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Getting the word out: Trout Unlimited and other groups discuss Ruby Mountain oil drilling

Getting the word out: Trout Unlimited and other groups discuss Ruby Mountain oil drilling


ELKO – What impact would drilling or fracking have on the Ruby Mountains? Trout Unlimited and the National Wildlife Federation discussed the possibilities in a meeting that brought attendees of various political affiliations together.

Nearly 70 people attended the Jan. 17 meeting in Dalling Hall. It was hosted by the two conservation groups and included placards of maps, graphs and information describing the location of parcels within the Ruby Mountains and the impact of drilling and fracking on wildlife habitat.

The goal was to inform the community and encourage discussion ahead of a U.S. Forest Service decision on whether to open portions of the Ruby Mountains to oil and gas leasing, said Pam Harrington of Trout Unlimited.

“I think we provided people what they were seeking,” she said. ‘It couldn’t go any better than that, as far as I’m concerned.”

Lands north of Sherman Creek and south of Lamoille Creek are designated for leasing under a 1986 management plan. In 2018, the Forest Service opened two public comment periods and garnered 13,000 comments in opposition to the proposal.

The release of a draft decision has been delayed, with the latest setback attributed to the shutdown of the federal government.

Trout Unlimited, along with other conservation groups including the Sierra Club and the Center for Biological Diversity, scheduled meetings in Reno, Las Vegas and Elko in hopes of keeping the issue at the forefront of people’s minds.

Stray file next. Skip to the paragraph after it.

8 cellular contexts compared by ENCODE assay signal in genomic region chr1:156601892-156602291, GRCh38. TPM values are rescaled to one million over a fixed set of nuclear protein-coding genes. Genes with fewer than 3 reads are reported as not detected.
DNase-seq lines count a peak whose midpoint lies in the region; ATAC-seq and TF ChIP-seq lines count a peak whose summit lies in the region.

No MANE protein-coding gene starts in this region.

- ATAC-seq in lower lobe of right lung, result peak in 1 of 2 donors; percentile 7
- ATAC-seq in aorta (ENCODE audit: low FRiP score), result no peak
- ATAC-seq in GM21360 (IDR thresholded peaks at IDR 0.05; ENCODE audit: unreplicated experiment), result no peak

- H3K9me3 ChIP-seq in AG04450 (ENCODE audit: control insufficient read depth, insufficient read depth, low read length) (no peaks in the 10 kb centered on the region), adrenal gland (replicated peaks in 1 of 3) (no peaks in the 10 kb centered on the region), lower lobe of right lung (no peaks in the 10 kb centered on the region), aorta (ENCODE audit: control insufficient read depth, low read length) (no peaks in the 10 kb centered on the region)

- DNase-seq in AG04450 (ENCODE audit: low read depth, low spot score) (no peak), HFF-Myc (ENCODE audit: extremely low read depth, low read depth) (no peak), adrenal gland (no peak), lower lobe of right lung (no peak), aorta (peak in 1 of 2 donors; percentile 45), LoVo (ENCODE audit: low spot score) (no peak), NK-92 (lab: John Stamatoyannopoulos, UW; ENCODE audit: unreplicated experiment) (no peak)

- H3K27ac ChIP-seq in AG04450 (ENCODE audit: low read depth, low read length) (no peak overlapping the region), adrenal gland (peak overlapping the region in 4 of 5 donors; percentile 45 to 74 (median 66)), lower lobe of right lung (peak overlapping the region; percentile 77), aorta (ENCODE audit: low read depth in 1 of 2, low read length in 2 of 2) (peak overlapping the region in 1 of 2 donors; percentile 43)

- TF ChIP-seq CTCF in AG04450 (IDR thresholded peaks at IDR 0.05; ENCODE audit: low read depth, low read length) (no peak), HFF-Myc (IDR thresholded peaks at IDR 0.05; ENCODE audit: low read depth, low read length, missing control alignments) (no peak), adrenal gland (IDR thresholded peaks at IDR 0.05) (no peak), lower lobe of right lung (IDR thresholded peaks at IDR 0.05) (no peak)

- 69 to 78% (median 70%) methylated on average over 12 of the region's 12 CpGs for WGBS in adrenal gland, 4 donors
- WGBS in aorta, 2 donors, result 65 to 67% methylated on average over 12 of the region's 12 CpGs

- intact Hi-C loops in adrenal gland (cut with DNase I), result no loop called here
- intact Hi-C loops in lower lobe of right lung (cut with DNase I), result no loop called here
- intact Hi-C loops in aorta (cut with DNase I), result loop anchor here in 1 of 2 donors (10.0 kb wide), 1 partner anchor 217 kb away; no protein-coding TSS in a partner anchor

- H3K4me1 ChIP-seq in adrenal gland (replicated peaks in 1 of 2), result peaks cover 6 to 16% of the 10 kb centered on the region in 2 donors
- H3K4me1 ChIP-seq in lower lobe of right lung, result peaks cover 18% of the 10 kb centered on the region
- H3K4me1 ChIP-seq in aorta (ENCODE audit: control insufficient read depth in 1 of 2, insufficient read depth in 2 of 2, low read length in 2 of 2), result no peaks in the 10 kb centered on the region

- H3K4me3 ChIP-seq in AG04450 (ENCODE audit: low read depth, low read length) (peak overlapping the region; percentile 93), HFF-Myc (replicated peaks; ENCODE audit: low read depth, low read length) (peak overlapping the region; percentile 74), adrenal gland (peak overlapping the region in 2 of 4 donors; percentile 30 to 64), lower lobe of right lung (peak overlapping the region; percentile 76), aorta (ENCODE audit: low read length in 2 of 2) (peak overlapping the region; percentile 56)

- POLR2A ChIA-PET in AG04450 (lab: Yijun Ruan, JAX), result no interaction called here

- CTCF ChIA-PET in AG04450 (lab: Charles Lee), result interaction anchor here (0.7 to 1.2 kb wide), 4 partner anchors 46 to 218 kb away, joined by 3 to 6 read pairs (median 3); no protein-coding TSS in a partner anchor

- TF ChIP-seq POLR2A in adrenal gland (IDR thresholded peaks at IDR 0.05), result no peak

“This is the time to make your voice heard, not after you’re upset when the hunting’s not there,” said sportsman Justin French. “That’s the wrong time to come into the argument.”

Patrick Donnelly, state director for the Center for Biological Diversity, said thanks to opposition from the Legislature last summer and U.S. Sen. Catherine Cortez Masto, the draft decision has already been delayed a year, but he wants to see the Rubies fully protected with oil and gas leasing taken off the table permanently.

“How do we prevent this from happening again? Are there long-term protections that the Rubies can have so that this doesn’t happen again?” Donnelly asked.

Some of the area — “not a ton of acreage” — targeted for leasing was burned in the Range 2 fire, Donnelly said, which “adds to the idea that these places are just too important to drill.”

“We need to let these places heal, do restoration,” Donnelly said. “’So the idea you would take a freshly burned area and then potentially expose it to road building and drilling is just crazy.”

However, should the Forest Service approve the leases, Donnelly said that as a last resort the organization would fight the decision because the Rubies are “worth fighting for.”

“If they lease, rest assured, we will take them to court,” Donnelly said.

Te-Moak Tribe response

Treating the Ruby Mountains with respect was the theme of speakers from the Te-Moak Tribe of the Western Shoshone, who issued a resolution on Jan. 2 that asked the Forest Service “not to offer a single parcel of the Ruby Mountains for any oil or gas leasing now or at any time in the future,” stating that exploration “would possibly and irreversibly damage waters, streams, springs, aquifers, wildlife habitat and traditional gathering sites ... and potentially limit access to Harrison Pass.”